Oregon Doctors Warn: This Year’s Flu Season Is Worse Than Most

There have been 3,600 confirmed cases in the past three months alone.

Now is a good time to start practicing safe sneezing. That's right, trap those evil germs in a hanky and scrub your hands to the trusty ABCs, because the flu is having a heyday right now.

According to numbers from the Oregon Health Authority, first reported by KPTV, there have been 3,600 confirmed flu cases since October 1. And, in just one week at the end of December, 123 people were hospitalized with the flu.

Dr. Jon Hill, a practitioner at Legacy Emanuel in Portland, told KPTV that this year's flu-stricken toll is shaping up to be on par with the H1N1 outbreak in 2009.

"The intensive care units have been full at all the Legacy hospitals," Dr. Hill says.

Part of the reason Legacy Emanuel has been seeing such high numbers of flu cases is in part because it's home to an ECMO Team. The team travels around the state with an ECMO machine, which is used to stabilize fragile flu patients so that they can be transported to Portland for treatment.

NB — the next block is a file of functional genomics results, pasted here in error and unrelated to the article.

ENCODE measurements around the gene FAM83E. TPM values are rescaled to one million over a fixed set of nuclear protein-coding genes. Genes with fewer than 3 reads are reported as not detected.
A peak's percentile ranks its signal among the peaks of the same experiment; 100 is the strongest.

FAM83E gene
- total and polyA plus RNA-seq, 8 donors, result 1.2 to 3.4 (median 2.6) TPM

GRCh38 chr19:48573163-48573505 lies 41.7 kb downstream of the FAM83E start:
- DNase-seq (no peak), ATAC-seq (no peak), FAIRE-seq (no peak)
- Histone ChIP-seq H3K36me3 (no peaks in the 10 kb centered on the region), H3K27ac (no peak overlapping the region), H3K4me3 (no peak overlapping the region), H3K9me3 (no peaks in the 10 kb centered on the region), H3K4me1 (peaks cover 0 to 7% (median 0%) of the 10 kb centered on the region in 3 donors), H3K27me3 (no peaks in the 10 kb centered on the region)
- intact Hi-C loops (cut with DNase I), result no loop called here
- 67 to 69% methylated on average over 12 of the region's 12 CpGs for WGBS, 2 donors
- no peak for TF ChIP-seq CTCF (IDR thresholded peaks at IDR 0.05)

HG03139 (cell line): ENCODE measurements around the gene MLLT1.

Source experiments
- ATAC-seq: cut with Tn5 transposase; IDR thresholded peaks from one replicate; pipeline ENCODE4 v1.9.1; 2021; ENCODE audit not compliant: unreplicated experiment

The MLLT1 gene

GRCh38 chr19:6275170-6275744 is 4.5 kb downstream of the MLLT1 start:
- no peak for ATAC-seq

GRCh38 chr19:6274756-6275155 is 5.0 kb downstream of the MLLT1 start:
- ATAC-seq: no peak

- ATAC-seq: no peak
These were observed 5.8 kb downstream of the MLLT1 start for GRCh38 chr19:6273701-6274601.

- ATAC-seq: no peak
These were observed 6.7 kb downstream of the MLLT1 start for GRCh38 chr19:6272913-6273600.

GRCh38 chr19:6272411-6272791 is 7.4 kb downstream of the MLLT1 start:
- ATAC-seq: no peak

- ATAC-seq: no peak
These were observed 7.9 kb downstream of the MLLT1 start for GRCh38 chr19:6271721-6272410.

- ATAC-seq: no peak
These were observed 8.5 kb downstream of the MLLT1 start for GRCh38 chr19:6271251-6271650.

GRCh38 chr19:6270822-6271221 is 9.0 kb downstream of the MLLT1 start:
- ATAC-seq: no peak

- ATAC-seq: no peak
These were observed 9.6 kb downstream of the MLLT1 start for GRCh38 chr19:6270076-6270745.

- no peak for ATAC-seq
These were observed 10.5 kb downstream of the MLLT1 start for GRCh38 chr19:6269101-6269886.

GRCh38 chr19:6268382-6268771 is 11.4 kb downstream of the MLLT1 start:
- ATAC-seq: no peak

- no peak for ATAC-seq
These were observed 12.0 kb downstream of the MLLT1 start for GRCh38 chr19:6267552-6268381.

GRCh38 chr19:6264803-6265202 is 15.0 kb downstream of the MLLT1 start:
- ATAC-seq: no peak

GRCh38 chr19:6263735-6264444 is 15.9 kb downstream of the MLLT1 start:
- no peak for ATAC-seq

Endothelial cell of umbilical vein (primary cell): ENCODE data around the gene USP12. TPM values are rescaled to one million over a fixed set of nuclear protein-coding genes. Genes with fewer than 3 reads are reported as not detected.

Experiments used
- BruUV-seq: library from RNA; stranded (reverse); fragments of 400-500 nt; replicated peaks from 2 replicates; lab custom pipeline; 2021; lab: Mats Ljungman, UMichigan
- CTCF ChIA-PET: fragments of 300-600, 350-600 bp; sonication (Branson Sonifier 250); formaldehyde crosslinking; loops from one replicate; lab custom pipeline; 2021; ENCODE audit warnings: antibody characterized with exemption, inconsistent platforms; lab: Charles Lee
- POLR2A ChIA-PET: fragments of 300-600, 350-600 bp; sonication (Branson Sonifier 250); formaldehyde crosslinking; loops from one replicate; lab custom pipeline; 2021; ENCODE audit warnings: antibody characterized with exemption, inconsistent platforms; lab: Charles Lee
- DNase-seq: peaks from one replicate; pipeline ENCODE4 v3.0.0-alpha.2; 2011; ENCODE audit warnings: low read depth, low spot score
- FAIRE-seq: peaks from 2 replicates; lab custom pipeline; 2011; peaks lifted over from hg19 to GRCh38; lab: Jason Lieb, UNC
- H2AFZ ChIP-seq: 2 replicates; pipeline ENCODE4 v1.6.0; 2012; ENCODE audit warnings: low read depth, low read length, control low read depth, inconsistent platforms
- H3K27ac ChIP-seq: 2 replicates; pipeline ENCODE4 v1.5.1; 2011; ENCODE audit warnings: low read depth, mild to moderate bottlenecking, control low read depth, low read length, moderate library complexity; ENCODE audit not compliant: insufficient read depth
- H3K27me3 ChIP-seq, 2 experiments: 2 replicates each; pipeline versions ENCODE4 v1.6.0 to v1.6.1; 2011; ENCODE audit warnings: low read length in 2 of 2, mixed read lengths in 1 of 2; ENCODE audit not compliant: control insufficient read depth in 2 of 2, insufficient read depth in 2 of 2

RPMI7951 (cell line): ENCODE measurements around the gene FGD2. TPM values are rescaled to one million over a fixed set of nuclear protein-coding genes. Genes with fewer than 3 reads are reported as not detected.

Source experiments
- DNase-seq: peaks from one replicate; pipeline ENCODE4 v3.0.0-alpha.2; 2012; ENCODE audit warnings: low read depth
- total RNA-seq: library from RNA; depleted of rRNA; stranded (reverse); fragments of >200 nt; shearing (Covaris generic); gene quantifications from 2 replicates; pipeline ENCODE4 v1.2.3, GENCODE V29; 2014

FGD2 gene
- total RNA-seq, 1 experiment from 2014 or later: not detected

While there is still time to get a flu shot, doctors warn that it takes about six weeks for it to really be effective.

And even if you do choose to vaccinate, the shot may do little to protect you from contracting the virus.

"It's just one of those years where the CDC is seeing that this strain of flu is only somewhat covered by the vaccine," Jennifer Radtke, manager for infection prevention at the University of Tennessee Medical Center in Knoxville, told USA Today. "They're seeing that it's anywhere from 10 to 33 percent effective, so anytime there's a mismatch between the vaccine and the circulating strain of the flu, you're going to see more cases."

So flu shot or no, it's a good idea to start boosting your immune system. Wash your hands, drink ginger tea, stock up on Emergen-C and keep a phone-a-friend on hand for last minute soup delivery.